The ATV market is in a downturn after nearly a decade of consistent growth. Or is it? Perhaps it's a matter of type. Some say sales haven't been lost but instead redirected to other, underreported areas of the all-terrain vehicle market — namely, small-displacement Chinese imports (see our special section elsewhere in this issue) and larger utility-terrain vehicles (UTVs).
UTVs, often referred to as side-by-side vehicles (SSVs), are designed to offer more capacity for utility use than a standard ATV. By design, a UTV is heavier than an ATV, slower than an ATV, and is configured for a rider who opts for more creature comforts in his or her powersports vehicle. It's a recipe that seems to be working.
While manufacturers such as Honda and BRP have yet to retail SSVs, and Suzuki scuttled the idea after a single season, Arctic Cat, Kawasaki, Polaris and Yamaha are reaping the fruits of this increasingly popular off-road product.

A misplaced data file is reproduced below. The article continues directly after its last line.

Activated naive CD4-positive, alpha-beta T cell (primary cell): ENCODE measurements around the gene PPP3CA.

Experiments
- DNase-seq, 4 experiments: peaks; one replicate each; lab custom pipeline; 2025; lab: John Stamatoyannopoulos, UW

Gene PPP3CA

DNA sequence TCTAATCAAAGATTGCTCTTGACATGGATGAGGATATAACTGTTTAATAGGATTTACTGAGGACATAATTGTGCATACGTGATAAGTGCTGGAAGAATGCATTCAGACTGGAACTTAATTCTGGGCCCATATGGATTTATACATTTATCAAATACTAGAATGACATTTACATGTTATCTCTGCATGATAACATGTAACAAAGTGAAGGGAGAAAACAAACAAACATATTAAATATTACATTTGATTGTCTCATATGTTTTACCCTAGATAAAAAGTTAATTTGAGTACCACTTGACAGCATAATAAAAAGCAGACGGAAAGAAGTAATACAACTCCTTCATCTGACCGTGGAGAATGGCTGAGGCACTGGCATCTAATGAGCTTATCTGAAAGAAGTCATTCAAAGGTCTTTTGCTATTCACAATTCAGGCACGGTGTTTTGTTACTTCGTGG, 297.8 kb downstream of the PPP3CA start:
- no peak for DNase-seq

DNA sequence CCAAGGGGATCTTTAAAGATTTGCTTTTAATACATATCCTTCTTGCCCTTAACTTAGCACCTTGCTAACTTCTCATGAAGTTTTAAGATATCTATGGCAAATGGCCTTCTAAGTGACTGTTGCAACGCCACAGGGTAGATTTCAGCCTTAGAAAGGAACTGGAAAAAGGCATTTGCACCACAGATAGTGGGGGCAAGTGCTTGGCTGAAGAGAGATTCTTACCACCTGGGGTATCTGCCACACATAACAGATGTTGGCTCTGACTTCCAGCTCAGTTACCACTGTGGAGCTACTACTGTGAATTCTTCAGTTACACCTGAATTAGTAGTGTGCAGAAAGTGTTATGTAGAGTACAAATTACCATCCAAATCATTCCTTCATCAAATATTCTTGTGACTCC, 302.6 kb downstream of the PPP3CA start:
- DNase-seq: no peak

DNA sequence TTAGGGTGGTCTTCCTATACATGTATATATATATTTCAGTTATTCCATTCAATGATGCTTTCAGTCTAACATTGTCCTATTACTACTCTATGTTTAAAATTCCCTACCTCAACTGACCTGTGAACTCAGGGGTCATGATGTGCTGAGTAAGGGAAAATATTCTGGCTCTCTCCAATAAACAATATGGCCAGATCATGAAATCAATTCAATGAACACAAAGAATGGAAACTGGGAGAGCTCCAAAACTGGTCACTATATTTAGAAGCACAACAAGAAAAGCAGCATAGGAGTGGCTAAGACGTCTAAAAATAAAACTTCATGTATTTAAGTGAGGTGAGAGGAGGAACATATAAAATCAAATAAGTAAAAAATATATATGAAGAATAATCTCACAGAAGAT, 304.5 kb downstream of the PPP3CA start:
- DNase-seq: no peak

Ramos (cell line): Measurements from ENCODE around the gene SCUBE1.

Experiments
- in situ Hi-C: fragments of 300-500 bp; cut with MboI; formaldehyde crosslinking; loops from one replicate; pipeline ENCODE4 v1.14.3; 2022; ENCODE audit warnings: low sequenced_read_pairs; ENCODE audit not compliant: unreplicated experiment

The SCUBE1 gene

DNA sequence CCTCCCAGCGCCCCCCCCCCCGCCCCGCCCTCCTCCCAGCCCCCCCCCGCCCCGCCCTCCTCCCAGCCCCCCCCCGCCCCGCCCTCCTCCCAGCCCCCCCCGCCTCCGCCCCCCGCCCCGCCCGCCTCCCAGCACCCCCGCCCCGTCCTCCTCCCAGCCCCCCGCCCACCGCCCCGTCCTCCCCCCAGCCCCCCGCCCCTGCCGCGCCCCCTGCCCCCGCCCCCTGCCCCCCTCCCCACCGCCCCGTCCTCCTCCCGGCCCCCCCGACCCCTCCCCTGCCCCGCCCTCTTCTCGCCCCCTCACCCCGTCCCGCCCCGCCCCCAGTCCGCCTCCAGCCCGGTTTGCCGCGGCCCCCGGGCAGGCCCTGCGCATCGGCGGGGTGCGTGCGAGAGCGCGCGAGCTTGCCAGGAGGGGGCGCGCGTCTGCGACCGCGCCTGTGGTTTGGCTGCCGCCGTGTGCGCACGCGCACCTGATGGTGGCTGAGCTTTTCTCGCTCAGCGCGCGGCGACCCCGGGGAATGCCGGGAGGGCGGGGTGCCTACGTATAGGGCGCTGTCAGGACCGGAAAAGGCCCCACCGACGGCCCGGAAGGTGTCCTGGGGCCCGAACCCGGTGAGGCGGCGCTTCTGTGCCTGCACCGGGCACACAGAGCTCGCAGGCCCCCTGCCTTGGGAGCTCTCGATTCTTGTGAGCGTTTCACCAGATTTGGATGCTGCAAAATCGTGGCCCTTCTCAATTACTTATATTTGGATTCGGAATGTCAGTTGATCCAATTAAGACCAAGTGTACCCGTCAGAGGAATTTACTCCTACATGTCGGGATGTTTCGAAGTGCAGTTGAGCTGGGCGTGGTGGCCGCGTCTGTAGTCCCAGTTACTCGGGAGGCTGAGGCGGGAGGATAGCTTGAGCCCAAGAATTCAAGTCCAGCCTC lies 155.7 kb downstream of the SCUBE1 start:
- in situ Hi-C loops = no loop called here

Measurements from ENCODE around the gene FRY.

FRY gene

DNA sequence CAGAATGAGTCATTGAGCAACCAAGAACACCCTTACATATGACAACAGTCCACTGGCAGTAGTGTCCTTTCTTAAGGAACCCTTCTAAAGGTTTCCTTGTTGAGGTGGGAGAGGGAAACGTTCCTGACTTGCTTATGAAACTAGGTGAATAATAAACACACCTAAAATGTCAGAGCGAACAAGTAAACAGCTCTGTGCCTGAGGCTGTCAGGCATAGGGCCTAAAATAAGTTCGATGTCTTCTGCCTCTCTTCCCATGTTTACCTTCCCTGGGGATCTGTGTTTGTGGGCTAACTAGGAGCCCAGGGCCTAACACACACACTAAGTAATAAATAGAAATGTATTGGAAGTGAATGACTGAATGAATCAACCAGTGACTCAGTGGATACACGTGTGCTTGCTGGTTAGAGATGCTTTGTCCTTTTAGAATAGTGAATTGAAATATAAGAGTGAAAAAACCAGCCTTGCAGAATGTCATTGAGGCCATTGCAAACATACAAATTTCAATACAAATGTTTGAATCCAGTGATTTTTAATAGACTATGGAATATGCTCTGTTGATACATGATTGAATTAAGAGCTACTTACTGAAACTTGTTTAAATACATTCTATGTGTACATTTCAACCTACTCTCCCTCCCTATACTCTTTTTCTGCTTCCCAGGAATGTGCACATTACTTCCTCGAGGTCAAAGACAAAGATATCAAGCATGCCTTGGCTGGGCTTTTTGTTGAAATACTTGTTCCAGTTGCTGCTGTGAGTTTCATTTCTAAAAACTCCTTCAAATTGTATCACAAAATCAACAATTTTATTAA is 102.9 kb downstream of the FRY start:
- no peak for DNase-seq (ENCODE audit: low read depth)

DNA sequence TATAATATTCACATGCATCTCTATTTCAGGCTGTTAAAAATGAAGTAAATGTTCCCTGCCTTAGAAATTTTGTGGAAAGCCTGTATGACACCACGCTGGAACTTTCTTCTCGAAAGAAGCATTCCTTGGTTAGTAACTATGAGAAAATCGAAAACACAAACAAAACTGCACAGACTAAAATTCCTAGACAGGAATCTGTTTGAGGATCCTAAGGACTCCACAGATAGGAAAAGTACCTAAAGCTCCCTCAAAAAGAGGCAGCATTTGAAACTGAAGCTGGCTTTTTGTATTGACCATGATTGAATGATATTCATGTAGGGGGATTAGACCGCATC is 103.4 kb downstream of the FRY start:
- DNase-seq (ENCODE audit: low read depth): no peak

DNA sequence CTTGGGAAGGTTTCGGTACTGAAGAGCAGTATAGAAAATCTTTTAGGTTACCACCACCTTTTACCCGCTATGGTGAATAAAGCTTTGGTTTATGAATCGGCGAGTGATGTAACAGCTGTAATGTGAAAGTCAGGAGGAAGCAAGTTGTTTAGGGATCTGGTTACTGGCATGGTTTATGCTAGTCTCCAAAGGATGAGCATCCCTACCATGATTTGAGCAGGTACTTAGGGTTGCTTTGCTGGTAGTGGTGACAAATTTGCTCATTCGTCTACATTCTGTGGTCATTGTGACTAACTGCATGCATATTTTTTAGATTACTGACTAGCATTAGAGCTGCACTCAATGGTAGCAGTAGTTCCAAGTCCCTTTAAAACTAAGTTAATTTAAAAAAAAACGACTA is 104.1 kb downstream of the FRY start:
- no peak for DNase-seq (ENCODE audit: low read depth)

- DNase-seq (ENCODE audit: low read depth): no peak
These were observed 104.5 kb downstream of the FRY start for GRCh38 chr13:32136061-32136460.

In this special report, you'll find new research suggesting as much as 10 percent of annual ATV sales are lost to SSV sales, and what the leading SSV suppliers think about the future of this market. Yamaha, for example, plans to end the year with a 5 percent drop in ATV sales but a 30 percent gain in Rhino SSV sales. Polaris CEO Tom Tiller says he expects ATV shipments to be down but SSV shipments to experience strong double-digit growth. Arctic Cat CEO Chris Twomey says he believes the SSV market will grow 15 percent to 20 percent. Finally, you'll read about Yamaha's legal troubles with its Rhino, and take a look at some other SSV brands finding traction in this burgeoning market.
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